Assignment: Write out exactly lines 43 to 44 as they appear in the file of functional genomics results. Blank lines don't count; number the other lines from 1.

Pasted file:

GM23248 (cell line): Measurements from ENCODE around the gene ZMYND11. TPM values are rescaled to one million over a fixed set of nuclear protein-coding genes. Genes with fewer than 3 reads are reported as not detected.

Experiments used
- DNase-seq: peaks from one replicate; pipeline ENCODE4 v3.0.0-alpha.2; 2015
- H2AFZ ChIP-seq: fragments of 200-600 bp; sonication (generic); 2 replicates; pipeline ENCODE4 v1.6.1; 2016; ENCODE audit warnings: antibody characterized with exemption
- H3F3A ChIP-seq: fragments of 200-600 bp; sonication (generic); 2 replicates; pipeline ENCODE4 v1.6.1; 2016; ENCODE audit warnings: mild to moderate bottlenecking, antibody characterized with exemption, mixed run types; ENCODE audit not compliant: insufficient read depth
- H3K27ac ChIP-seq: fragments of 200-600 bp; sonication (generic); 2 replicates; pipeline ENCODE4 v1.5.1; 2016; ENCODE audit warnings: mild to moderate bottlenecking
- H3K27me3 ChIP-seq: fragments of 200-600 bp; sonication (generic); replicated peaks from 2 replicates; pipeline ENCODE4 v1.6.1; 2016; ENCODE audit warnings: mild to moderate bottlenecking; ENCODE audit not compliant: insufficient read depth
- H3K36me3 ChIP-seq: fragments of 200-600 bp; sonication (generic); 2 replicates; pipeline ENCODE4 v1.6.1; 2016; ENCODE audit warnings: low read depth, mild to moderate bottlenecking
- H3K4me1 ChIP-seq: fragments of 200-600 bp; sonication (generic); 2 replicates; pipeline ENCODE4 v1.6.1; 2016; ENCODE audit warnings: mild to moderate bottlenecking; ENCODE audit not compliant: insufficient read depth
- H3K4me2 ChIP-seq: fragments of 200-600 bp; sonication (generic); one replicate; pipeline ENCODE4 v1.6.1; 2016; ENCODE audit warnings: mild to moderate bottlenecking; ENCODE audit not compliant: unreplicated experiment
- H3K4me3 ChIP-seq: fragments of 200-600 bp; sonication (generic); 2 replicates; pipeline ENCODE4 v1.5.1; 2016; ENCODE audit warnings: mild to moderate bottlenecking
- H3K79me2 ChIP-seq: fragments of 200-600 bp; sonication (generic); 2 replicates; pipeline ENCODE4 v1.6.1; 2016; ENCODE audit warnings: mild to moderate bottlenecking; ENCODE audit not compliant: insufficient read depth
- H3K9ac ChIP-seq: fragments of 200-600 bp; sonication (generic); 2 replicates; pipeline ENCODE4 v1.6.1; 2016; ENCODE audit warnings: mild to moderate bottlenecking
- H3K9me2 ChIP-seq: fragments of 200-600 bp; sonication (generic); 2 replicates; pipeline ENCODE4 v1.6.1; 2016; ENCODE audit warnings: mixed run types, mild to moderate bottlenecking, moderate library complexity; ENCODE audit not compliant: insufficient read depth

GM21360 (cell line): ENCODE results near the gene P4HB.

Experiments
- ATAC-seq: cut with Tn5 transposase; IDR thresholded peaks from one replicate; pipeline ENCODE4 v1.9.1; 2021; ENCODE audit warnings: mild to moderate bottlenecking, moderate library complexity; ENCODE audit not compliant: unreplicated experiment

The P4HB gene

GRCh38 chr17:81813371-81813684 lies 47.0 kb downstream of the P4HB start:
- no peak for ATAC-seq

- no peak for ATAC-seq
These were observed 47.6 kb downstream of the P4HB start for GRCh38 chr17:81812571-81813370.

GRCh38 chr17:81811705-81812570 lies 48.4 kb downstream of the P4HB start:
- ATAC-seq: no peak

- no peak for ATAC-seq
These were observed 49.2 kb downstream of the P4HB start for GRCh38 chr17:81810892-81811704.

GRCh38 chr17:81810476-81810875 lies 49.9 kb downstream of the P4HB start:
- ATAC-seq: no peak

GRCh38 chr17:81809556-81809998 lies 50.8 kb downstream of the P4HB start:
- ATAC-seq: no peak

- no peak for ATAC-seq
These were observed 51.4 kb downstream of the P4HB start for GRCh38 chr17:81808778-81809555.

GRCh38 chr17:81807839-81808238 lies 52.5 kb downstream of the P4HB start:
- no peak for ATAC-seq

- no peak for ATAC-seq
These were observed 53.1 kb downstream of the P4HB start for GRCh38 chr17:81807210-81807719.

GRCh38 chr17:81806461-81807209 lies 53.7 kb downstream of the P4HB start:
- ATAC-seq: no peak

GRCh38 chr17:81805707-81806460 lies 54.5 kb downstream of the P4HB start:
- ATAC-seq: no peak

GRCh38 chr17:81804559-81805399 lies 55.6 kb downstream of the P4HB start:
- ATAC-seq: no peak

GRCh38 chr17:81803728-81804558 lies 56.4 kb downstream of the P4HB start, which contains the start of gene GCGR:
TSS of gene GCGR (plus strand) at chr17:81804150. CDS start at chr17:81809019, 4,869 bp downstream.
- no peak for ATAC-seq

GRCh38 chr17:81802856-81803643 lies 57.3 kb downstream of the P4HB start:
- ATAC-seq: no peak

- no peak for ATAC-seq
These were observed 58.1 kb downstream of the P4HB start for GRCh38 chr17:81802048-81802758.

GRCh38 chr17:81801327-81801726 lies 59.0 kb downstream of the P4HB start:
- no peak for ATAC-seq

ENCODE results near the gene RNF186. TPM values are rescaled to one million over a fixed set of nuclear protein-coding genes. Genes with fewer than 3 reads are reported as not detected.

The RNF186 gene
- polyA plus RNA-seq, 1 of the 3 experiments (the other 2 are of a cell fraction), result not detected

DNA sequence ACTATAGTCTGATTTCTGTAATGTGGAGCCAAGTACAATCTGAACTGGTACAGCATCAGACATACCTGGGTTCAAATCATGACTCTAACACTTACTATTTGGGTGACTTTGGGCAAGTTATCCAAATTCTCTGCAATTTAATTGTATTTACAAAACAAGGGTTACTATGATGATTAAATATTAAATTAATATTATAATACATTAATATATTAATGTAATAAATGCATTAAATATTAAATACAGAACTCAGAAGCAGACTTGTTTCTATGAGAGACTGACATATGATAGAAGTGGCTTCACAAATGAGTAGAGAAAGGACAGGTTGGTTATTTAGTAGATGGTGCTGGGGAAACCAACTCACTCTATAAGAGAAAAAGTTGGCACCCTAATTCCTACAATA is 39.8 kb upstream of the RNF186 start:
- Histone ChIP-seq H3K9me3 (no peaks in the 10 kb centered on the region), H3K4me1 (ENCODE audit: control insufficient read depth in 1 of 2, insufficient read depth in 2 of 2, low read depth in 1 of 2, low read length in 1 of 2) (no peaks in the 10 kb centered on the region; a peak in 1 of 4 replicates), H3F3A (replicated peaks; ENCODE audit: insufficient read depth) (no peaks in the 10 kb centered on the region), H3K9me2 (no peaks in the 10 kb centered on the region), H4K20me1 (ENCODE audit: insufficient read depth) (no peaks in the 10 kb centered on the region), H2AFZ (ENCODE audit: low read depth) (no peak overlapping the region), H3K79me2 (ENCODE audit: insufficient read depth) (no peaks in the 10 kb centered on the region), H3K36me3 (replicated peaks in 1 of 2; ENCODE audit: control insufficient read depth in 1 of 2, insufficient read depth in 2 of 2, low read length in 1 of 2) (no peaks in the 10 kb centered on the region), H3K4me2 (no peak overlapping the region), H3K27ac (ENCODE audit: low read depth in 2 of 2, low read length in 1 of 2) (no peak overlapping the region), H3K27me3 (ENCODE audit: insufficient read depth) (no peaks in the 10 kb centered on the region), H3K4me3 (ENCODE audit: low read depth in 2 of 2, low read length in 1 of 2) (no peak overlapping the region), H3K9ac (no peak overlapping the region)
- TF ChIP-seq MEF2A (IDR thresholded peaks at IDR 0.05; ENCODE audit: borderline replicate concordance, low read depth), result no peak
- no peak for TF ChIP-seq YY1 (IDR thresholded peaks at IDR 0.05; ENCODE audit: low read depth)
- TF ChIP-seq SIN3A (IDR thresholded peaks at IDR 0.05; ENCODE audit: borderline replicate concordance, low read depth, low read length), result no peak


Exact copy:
GRCh38 chr17:81803728-81804558 lies 56.4 kb downstream of the P4HB start, which contains the start of gene GCGR:
TSS of gene GCGR (plus strand) at chr17:81804150. CDS start at chr17:81809019, 4,869 bp downstream.